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Palatial new home for King’s Head theatre

Pub venue that’s ‘punched above its weight’ will become part of nearby £400m development

04 August, 2017 — By Koos Couvée

The King’s Head pub theatre in Upper Street

IT was the first London pub theatre to open since the days of William Shakespeare, gave renowned British actors including Joanna Lumley and Hugh Grant their break, and supported the early work of Dawn French and Jennifer Saunders.

Now the famous King’s Head Theatre, in Upper Street, has announced it is moving out of the eponymous pub and into a brand-new, 250-seat theatre just yards away as part of the £400million Islington Square development.

Developer Sager Group is turning the Grade II-listed Edwardian Royal Mail post office into a 263-home development with 108 serviced apartments, a cinema, two swimming pools and a gym. It has agreed a deal with the theatre believed to be worth £4m, allowing it to move into the basement of the historic building.

How the new King’s Head theatre could look after the move from it current home

A planning application for the theatre and 85-seat studio, with its own bar, foyer and facilities for actors, was submitted to Islington Council this week.

The plan is that the King’s Head Theatre will move into its new purpose-built space in autumn next year.

“It’s an incredibly exciting time for us, and for artists and audiences at the King’s Head Theatre,” said artistic director Adam Spreadbury-Maher.

“We’ve been working really closely with Islington Council, and our current landlords [Young’s pub company] and Sager.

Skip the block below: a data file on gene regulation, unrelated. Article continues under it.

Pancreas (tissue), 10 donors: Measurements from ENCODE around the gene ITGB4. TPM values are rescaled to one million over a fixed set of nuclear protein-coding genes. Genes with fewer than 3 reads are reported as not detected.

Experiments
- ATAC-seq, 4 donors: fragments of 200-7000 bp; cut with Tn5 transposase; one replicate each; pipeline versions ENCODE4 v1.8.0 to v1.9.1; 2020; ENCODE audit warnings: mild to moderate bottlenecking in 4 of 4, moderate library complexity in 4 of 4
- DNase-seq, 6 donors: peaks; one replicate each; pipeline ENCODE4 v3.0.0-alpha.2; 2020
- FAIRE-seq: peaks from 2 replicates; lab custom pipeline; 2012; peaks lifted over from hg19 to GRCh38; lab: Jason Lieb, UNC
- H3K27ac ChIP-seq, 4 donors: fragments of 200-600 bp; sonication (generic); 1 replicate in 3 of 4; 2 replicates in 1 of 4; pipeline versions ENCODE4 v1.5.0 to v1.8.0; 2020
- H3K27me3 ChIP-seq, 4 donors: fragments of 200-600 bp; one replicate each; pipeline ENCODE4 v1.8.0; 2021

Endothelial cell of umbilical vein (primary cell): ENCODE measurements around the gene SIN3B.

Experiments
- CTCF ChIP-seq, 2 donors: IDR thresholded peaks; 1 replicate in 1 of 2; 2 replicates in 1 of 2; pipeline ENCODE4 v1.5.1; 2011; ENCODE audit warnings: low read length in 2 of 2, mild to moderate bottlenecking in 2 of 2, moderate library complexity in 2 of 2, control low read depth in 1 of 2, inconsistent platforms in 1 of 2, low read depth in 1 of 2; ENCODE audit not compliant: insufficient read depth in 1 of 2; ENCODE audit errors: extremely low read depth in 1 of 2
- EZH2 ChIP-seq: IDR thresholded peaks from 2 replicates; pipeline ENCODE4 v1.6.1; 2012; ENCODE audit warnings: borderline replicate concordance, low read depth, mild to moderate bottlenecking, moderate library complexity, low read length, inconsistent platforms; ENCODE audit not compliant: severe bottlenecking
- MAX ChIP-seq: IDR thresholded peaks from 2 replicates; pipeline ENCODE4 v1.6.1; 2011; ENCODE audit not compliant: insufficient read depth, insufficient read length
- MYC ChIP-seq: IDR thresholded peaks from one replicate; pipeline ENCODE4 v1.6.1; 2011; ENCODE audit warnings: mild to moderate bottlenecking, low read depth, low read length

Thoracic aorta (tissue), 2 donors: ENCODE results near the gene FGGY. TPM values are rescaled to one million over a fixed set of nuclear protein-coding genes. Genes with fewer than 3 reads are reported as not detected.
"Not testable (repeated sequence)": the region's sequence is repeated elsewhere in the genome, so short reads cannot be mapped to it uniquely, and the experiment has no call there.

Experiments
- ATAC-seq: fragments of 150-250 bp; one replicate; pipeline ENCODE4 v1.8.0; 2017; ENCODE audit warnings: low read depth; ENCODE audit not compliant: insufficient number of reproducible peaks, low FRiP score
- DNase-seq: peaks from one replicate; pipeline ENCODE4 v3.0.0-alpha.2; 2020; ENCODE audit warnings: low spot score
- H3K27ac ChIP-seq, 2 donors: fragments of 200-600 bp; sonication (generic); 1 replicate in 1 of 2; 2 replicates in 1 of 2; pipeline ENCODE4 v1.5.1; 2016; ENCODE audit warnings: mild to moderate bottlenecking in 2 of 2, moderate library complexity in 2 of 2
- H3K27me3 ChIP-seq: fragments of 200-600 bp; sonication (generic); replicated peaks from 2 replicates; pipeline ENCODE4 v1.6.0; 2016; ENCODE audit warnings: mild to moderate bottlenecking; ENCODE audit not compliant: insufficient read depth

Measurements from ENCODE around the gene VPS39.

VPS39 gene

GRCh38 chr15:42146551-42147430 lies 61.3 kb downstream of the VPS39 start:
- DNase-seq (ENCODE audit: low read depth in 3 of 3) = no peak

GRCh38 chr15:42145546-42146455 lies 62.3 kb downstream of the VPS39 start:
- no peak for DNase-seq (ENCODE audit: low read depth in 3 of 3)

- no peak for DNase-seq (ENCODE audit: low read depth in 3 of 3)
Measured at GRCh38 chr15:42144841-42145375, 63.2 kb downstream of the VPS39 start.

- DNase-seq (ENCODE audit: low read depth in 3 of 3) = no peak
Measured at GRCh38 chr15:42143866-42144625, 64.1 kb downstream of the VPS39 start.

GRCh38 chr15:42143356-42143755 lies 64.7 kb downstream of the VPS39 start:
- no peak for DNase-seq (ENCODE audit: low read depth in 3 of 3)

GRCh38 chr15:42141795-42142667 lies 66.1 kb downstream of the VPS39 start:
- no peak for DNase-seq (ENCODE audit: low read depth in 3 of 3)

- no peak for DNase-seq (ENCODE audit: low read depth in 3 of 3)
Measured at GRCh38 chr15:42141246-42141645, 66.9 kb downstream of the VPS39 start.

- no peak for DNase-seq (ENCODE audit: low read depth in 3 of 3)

Joanna Lumley and Simon Cadell starring in Noel and Gertie, at the King’s Head Theatre in 1983

“After 47 years it’s time to take that next step and to join the new league of off-West End theatres. We’re able to stretch things out ever further, and do more laboratory work, and work with people earlier in their career.”

While the new theatre is being built, the King’s Head Theatre will move to a temporary home just 10 doors up the road in the John Salt Bar, which is being adapted.

“It’s lovely that the community is keeping that cultural asset where it’s always been,” said Mr Spreadbury-Maher.

“And the great thing is the theatre is not going to miss a show because we’ve got this wonderful [temporary] place at the John Salt.”

The theatre, currently a 110-seater, still needs to raise another £2m to meet the £6m building cost of its new home through Arts Council funding and donations from charities, busines­ses and private donors.

Dan Crawford and, right, Adam Spreadbury-Maher

To drive the business forward Fiona English, former head of development at the Gate Theatre in Notting Hill, has been recruited and the new chairman of the board is James Seabright, an Olivier award-winning commercial producer. The theatre also believes that having its own bar will provide added financial security.

The pub, which Young’s bought in 2014 from Stephanie Crawford, the widow of theatre founder and impresario Dan Crawford in 2014, will stay open as a boozer. The existing theatre space will be turned into a dining area.
Giris Rabinovitch, CEO of Sager Group, said he first discussed working with the theatre in 2003.

“Ever since, we have continued those discussions with Stephanie Crawford who kept the theatre going during difficult times following Dan’s passing and more recently with Young’s and the King’s Head Theatre,” he said.

“We are, therefore, delighted to be able to honour Dan’s memory by announcing this news and to be supporting the King’s Head Theatre and the arts.”

Ms Lumley added: “It has always punched far above its weight; with these dazzling new planned facilities it can even offer comfort, hitherto pretty much undreamed of, and reliability.”


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